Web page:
Listed Building

The only legal part of the listing under the Planning (Listing Buildings and Conservation Areas) (Scotland) Act 1997 is the address/name of site. Addresses and building names may have changed since the date of listing – see 'About Listed Buildings' below for more information. The further details below the 'Address/Name of Site' are provided for information purposes only.

Address/Name of Site


Status: Designated


There are no additional online documents for this record.


Date Added
Local Authority
Planning Authority
ND 01119 44205
301119, 944205


1895. Possibly Donald Leed, architect, Thurso. 2-storey

asymmetrical gabled shooting lodge with Baronial detailing.

Coursed rubble, contrasting polished ashlar dressings.

Main elevations to south (with pronounced battered plinth)

and west. South elevation with off-centre entrance into

gabled and advanced bay; projecting window at SE angle with

heavy cable-moulded centre mullion supporting corbelled 1st

floor angle bartizan with blind cruciform slit, corbelled

upper course and conical roof with cast-iron weather-vane.

4-storey octagonal tower at SW angle, housing staircase in 1st

and 2nd floors, large windows in 5 sides to 3 lower storeys;

corbelled upper storey of tower, with gabletted windows and

facetted conical roof outlined with cast-iron thistle cresting.

Windows in main elevations have cable-moulded carved detailing

to architraves; some windows break wallhead in bargeboarded

gablets; 2-pane glazing. Corniced ridge and end stacks;

fish-scale slate roof in contrasting zig-zag bands; tiled

ridge. Some modern additions to lower rear service range.

Statement of Special Interest

Built by Sir Tollemache Sinclair of Ulbster.

Donald Leed, Architect and Clerk of Works to Ulbster Estates "superintended various lodges and houses". 13.3.1903.

Cable-moulded detailing very similar to that on Thurso Castle

(Sinclair of Ulbster of 1872-78.

Railway, which passes within a mile, established in 1873, and

would have provided transport for building materials.



CAITHNESS COURIER, 13 March, 1903. Obituary, Donald Leed.

THE TIMES, 3 August, 1983.

About Listed Buildings

Historic Environment Scotland is responsible for designating sites and places at the national level. These designations are Scheduled monuments, Listed buildings, Inventory of gardens and designed landscapes and Inventory of historic battlefields.

We make recommendations to the Scottish Government about historic marine protected areas, and the Scottish Ministers decide whether to designate.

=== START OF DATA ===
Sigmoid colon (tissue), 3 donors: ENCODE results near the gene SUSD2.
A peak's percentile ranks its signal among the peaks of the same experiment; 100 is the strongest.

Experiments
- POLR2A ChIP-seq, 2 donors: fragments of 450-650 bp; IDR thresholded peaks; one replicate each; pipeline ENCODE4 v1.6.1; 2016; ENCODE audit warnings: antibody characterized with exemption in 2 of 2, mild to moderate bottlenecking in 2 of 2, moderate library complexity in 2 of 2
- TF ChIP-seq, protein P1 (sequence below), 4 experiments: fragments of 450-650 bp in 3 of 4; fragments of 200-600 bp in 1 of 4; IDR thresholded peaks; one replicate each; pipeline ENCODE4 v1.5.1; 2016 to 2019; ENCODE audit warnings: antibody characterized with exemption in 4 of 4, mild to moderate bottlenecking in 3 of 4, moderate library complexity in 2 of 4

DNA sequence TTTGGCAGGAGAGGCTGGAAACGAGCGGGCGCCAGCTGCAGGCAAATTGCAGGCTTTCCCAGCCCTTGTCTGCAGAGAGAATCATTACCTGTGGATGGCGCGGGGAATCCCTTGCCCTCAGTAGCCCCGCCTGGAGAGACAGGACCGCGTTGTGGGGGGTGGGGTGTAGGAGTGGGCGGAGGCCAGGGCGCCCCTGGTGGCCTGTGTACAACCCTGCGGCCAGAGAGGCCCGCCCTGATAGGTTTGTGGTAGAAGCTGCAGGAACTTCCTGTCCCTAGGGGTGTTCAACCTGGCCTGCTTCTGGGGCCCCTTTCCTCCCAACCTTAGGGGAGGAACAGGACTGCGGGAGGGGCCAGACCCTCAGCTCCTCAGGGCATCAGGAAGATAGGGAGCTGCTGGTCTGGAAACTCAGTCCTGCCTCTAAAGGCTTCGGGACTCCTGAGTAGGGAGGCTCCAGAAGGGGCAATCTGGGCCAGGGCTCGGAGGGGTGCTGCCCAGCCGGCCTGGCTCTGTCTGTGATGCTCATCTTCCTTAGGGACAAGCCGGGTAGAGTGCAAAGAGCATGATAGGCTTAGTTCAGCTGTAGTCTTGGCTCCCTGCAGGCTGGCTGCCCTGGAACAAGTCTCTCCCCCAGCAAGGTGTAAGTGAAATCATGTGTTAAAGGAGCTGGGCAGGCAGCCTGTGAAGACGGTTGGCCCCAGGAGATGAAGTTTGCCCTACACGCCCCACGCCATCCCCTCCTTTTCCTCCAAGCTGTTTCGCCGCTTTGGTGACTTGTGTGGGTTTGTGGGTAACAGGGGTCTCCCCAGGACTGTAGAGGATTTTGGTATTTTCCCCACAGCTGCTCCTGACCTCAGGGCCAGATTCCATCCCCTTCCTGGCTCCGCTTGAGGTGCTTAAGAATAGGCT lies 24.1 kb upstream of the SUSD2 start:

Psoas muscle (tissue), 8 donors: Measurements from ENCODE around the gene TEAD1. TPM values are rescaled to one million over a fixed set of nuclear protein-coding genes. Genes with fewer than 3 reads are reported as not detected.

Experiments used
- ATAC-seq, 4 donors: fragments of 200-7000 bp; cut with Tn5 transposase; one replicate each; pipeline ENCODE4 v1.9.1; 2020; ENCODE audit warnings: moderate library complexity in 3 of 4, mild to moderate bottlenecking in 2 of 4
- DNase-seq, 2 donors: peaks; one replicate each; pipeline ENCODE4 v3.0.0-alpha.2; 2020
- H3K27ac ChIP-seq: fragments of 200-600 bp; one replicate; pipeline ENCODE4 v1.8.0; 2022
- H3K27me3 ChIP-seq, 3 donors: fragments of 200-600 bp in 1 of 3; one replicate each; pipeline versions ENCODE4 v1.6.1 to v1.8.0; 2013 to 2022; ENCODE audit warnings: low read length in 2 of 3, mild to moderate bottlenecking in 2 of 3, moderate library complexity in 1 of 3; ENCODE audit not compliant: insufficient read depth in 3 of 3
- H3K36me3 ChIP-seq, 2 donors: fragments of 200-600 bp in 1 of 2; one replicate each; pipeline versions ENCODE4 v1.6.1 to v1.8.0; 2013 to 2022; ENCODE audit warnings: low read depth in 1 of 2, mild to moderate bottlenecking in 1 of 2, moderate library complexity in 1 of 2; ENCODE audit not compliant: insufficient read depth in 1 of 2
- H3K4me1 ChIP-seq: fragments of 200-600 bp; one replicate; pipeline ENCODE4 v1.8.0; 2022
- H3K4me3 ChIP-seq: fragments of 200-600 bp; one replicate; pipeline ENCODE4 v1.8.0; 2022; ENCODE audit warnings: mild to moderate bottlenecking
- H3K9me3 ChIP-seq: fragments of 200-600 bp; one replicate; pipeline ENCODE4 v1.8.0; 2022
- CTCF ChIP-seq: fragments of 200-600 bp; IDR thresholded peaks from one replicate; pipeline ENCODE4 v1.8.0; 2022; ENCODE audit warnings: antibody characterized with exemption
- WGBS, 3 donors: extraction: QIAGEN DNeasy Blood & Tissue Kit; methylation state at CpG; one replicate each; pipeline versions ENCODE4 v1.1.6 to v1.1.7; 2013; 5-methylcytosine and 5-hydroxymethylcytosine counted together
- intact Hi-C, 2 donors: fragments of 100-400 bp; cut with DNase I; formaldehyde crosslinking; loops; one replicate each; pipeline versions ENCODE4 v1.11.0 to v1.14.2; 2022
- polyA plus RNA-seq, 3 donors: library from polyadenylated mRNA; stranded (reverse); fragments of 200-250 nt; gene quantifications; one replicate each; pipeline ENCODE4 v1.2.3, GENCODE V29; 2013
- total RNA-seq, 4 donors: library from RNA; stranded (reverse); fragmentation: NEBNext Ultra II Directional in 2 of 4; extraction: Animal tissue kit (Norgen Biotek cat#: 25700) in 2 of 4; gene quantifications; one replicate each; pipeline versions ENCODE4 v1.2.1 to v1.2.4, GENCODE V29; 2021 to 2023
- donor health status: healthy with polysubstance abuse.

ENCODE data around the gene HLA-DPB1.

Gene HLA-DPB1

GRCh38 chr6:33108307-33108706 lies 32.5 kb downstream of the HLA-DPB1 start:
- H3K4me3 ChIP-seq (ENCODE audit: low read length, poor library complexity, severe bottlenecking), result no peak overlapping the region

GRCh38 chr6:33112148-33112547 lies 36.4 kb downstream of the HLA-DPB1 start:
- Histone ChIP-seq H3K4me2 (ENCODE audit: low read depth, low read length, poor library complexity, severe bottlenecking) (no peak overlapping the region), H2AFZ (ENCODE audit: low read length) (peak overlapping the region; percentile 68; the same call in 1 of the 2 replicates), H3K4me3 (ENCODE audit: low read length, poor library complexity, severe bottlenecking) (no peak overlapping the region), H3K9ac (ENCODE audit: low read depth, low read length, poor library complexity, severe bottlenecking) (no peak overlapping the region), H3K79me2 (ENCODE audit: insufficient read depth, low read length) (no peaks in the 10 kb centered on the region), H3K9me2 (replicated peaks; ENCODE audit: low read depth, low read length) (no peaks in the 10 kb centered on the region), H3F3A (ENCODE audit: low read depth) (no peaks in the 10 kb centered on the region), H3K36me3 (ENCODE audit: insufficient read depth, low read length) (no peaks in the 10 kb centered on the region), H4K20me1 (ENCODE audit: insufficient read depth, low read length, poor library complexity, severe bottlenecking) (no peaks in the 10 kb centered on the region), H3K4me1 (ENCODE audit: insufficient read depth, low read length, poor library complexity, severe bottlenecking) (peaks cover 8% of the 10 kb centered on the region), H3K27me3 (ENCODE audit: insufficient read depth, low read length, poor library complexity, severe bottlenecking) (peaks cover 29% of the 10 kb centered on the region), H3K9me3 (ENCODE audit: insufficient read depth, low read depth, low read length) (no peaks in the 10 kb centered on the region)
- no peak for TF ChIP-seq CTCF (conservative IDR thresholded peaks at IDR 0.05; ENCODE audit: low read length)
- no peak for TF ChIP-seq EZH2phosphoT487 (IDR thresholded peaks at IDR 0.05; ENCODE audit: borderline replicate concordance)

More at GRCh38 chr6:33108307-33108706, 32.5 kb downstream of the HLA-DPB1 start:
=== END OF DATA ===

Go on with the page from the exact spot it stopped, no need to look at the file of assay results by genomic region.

Listing is the process that identifies, designates and provides statutory protection for buildings of special architectural or historic interest as set out in the Planning (Listed Buildings and Conservation Areas) (Scotland) Act 1997.

We list buildings which are found to be of special architectural or historic interest using the selection guidance published in Designation Policy and Selection Guidance (2019)

Listed building records provide an indication of the special architectural or historic interest of the listed building which has been identified by its statutory address. The description and additional information provided are supplementary and have no legal weight.

These records are not definitive historical accounts or a complete description of the building(s). If part of a building is not described it does not mean it is not listed. The format of the listed building record has changed over time. Earlier records may be brief and some information will not have been recorded.

The legal part of the listing is the address/name of site which is known as the statutory address. Other than the name or address of a listed building, further details are provided for information purposes only. Historic Environment Scotland does not accept any liability for any loss or damage suffered as a consequence of inaccuracies in the information provided. Addresses and building names may have changed since the date of listing. Even if a number or name is missing from a listing address it will still be listed. Listing covers both the exterior and the interior and any object or structure fixed to the building. Listing also applies to buildings or structures not physically attached but which are part of the curtilage (or land) of the listed building as long as they were erected before 1 July 1948.

While Historic Environment Scotland is responsible for designating listed buildings, the planning authority is responsible for determining what is covered by the listing, including what is listed through curtilage. However, for listed buildings designated or for listings amended from 1 October 2015, legal exclusions to the listing may apply.

If part of a building is not listed, it will say that it is excluded in the statutory address and in the statement of special interest in the listed building record. The statement will use the word 'excluding' and quote the relevant section of the 1997 Act. Some earlier listed building records may use the word 'excluding', but if the Act is not quoted, the record has not been revised to reflect subsequent legislation.

Listed building consent is required for changes to a listed building which affect its character as a building of special architectural or historic interest. The relevant planning authority is the point of contact for applications for listed building consent.

Find out more about listing and our other designations at You can contact us on 0131 668 8914 or at


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Printed: 24/10/2021 14:35